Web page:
FLOWERS OF ROMANCE - Paris

Flowers Of Romance - Paris

23 songs
79:23 minutes
***** ***
Ligo

Bandpage

What would happen if Neal Stephenson and Robert Anton Wilson sat together to write a novel? It would certainly be the literary equivalent of the folk punk band Flowers Of Romance. Their music is already not only good, but also quite original in its take on combining different influences into something unique. But before we get into that, let's have a look at the unbelievable, but strangely enough completely true history of this band. It all begins with a rock'n'roll swindle, with the band claiming to be the comeback of the original Flowers Of Romance, a seminal proto-punk band that never played a concert in its life but had Sid Vicious as a band member and its name from a certain Jonny Rotten aka John Lydon who used the same one later for one of his excellent PIL albums.

In 1999, a certain Tony Blackplait (or Tonu Trubetsky, as says on his birth certificate) reformed the band with no original members left, and now on the first full-length album Paris (and what a full-length, with 23 songs making it to almost 80 minutes), he assembled a collective of anarchists around him to play original compositions and cover versions ranging from Sex Pistols (obviously), Deep Purple, Iggy & The Stooges, Claude François (Comme d'habitude in a Sid Vicious spirit, of course), Beethoven's Anthem Of Europe, The International (a strange socialist/communist choice for an anarchist band) and then some more.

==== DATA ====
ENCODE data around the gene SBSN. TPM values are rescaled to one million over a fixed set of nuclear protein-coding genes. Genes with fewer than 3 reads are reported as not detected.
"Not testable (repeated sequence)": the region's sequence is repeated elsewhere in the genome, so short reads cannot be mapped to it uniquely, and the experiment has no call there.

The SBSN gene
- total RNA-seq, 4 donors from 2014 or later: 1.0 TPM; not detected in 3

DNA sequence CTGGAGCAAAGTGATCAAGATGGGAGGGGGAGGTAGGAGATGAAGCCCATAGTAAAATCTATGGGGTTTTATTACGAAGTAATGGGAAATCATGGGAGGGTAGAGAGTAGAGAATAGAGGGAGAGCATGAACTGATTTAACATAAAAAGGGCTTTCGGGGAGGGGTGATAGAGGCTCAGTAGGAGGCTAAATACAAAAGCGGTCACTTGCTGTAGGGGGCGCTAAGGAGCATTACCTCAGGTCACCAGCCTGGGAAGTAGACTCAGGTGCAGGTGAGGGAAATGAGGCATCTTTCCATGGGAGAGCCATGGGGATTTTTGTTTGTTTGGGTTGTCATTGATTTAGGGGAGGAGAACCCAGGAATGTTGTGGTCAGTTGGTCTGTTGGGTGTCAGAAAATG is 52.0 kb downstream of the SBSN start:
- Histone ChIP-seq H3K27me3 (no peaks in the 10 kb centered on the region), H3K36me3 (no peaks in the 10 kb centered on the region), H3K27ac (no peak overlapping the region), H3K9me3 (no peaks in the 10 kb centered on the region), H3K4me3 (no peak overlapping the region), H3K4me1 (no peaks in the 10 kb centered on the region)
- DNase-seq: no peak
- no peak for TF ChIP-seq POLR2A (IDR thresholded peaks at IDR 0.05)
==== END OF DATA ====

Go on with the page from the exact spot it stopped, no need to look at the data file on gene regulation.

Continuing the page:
Next to regular rock instruments, it's the violins, saxophones and accordions that give the music its folk spirit, and Blackplait's Leatherfacish raw vocals are a class of its own, although she shares the vocals in an egalitarian spirit with his co-musicians. The fun thing is that although this is rather lo-fi sounding stuff, it seems as if Tony Blackplait is already quite the superstar in his native Estonia, even though the collective claims to come from the disputed micronation of Sealand lying 6 miles off the shore of England. Sounds like a joke, but that "nation" really exists (I looked it up), and although there are hardly more than 5 people living there at the same time, they even have their own soccer team.

What else is notable about Flowers Of Romance? Tony Blackplait studied theatre in the Soviet Union, was an extremely good athlete and later served in the Soviet Army, became a punk in the mid-Eighties and has also already collaborated with J.M.K.E., another noteworthy and internationally well-known punk band from Estonia. He has noble ancestors, making him a part of abolished aristocracy, with anarchist backgrounds though. As interesting as this album is, the history around the band is it even more, and as Mr Blackplait is also a journalist, author (science fiction) and a movie maker, you wonder why he doesn't start making a movie about his life. I bet that would be the most surreal experience of all times. Ten points for the background story: not only that it is sounding fantastic, it is even true. The music is not yet up to that, but the eclectic range of styles should please every punk, hippie and anarchist. If there was ever a band to watch out for, its name is Flowers Of Romance.

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